Chapter

Divine and Human Unity

David Young

in F. D. Maurice and Unitarianism

Published in print October 1992 | ISBN: 9780198263395
Published online October 2011 | e-ISBN: 9780191682520 | DOI: http://dx.doi.org/10.1093/acprof:oso/9780198263395.003.0009
Divine and Human Unity

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This chapter examines Maurice's concern with divine and human unity and also outlines his teachings on the divine. For Maurice, Fatherhood was the ground and primary quality of God, hence society should find order and harmony within that Fatherhood. He staunchly believed that there must be social solidarity and reconciliation as these were humanity's true constitution according to the will of God. He believed that the separation of man from man, of man from God, could be equated with sin. He believed that communion with God was man's true end, that Christ was the central fact of the universe, and that human unity depended on the eternal unity of God. While Maurice suffered the divisions of home, he found the answer to the divisions of home and nation alike in the gospel, where he discovered Christ as the unifying figure that breaks down the walls of partition and the ground from which universal fellowships are formed.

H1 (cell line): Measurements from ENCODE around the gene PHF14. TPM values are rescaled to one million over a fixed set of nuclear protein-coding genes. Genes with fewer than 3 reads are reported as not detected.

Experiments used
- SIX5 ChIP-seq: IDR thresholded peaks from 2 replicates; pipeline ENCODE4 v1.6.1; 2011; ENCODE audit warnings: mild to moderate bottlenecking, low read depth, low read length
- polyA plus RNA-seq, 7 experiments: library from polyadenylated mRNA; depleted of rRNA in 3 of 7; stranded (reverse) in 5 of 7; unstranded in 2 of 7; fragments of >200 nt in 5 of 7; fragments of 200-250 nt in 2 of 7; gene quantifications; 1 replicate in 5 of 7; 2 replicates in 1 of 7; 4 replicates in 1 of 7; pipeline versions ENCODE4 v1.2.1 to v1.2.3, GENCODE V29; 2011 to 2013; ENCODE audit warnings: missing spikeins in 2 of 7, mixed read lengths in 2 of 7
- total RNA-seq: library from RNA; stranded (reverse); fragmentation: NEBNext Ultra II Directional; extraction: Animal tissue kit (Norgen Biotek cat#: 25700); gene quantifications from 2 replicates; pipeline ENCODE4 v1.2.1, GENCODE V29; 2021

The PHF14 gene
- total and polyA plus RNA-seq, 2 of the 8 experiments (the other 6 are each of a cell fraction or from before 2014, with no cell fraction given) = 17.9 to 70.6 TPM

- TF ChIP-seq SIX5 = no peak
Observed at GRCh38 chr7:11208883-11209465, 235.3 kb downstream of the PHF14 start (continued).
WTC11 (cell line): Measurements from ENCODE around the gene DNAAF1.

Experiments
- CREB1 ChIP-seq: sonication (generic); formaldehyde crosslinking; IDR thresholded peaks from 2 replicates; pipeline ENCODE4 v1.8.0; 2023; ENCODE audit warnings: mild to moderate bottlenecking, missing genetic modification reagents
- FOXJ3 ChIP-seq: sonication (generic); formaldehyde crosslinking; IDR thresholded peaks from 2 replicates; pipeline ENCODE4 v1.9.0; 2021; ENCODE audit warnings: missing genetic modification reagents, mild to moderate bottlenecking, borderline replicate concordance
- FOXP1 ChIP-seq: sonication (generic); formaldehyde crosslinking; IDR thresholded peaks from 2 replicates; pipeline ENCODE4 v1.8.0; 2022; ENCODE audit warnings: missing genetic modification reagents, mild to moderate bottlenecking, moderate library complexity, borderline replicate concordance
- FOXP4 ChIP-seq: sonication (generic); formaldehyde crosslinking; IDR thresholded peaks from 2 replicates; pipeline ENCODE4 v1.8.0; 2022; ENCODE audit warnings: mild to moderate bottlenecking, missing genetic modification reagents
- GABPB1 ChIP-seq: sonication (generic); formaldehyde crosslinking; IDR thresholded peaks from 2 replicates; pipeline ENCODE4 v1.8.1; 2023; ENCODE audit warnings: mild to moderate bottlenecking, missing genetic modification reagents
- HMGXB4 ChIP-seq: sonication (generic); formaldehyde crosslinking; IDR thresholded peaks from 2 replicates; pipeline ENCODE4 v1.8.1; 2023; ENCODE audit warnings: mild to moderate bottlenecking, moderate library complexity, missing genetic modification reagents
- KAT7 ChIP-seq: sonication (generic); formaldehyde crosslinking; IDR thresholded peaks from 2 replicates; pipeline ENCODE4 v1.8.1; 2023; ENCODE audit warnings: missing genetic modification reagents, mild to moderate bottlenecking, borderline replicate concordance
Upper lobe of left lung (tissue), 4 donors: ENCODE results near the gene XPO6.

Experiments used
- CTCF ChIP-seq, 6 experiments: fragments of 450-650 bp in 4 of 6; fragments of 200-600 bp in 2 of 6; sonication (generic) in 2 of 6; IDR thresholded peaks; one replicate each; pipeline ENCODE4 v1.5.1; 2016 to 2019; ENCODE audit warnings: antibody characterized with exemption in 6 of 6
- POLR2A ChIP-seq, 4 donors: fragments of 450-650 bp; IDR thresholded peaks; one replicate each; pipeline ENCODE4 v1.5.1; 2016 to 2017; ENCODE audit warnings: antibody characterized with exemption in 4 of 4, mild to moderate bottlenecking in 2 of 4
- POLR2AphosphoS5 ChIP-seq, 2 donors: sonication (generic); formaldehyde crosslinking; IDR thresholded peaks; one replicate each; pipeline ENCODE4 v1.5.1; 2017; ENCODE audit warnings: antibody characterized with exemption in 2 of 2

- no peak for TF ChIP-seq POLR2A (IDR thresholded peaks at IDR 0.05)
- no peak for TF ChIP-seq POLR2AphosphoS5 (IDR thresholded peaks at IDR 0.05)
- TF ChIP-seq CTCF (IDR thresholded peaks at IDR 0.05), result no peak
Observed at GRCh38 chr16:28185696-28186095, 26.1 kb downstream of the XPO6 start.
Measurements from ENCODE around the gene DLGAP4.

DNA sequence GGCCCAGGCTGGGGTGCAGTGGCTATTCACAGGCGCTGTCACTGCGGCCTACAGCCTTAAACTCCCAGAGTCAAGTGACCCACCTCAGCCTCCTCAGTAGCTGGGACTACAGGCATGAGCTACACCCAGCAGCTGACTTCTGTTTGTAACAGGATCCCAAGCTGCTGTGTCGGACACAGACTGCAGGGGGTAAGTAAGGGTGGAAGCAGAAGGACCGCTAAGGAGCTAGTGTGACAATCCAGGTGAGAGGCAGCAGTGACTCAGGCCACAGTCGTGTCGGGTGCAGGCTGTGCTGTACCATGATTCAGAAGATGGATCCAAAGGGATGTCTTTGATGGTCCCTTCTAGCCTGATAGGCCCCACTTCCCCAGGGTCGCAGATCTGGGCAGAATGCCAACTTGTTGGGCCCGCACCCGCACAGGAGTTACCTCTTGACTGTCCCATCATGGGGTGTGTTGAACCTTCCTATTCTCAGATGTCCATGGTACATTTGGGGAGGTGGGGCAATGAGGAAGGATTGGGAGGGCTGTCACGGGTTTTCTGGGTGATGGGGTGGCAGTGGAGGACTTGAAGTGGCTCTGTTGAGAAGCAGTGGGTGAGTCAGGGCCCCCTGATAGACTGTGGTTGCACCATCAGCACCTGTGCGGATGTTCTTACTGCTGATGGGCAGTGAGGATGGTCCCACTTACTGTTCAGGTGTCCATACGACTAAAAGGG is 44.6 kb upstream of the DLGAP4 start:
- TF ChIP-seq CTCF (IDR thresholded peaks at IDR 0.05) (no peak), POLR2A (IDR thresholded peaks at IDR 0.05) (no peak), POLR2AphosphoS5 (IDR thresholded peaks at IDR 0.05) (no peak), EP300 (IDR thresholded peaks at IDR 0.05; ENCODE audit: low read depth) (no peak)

Keywords: human unity; Fatherhood; harmony; social solidarity; reconciliation; communion

Chapter.  3434 words. 

Subjects: Christianity

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